National Infertility Awareness Week: Interview with Charmeia Shell

This week marks the beginning of National Infertility Awareness Week….

…and we understand and empathize with women all over the world who struggle with infertility. In honor of this week, we have one of our former clients, Charmeia Shell, who was kind enough to share her story and journey through infertility to the birth of her baby girl. We hope that through her story, those of you who are struggling with infertility can be encouraged.


1. How long have you struggled with Infertility?

Four Years

2. What treatments did you try before doing IUI?

Timed Intercourse

3. What made you decide to do IUI vs. IVF?

We decided to start with IUI because our insurance covered 50% of the cost. IVF is not covered under our insurance. 

4. Did infertility impact the way you wanted to give birth?

I think the process of becoming pregnant due to infertility did have an impact on the way I wanted to give birth. Daily injections and hormone medications for months does affect the body. 

5. Can you tell us how you would describe your birth?

My birth was stress-free and very calm. The pain management techniques helped with the contractions. 

6. Did you have a doula? If so, in what way did this impact your birth?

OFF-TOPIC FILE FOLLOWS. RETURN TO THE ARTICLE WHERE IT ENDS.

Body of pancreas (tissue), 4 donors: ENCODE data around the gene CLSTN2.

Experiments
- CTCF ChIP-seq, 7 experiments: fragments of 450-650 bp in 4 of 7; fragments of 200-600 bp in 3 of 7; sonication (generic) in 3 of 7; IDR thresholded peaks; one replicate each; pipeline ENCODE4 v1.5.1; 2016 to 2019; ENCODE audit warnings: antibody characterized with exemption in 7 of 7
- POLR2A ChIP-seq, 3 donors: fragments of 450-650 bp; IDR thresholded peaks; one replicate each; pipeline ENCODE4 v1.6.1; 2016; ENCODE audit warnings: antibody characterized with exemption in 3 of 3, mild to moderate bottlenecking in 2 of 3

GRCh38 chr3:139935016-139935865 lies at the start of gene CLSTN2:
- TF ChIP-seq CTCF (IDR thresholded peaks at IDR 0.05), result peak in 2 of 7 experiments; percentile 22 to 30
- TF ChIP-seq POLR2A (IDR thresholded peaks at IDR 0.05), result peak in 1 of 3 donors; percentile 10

Yes, my doula helped keep me on my predetermined birth plan and helped encourage me along the way. 

7. What would you like other Black women to know about infertility?

I would like people to talk about it. Seek support groups to help with the possible depression and loneliness. 

Her Story:

“My husband and I got married on November 7, 2014. Our conception plan was to wait until after my best friend’s wedding June 2015 to start trying (I did not want to be the pregnant bridesmaid in Cancun, Mexico.) Although the plan was to “wait” we did not try to prevent having a child. After months of not “preventing”, I started to get frustrated but not alarmed. All of my friends got pregnant right away. As soon as they started “trying” they were pregnant within the first few months. At this point I thought ok, let me start doing a little more research. I starting reading blogs, articles and referencing “Dr. Google” for everything. I actively monitored my cycle, purchased ovulation predictor kits, tracked my temperature after ovulation etc. Fast forward six months later, to no avail, I still was not pregnant. That is when I decided to seek help. I knew being over 30 and actively trying for a year was a reason to seek medical advice. Without hesitation my OBGYN wrote a referral to the Fertility Specialist.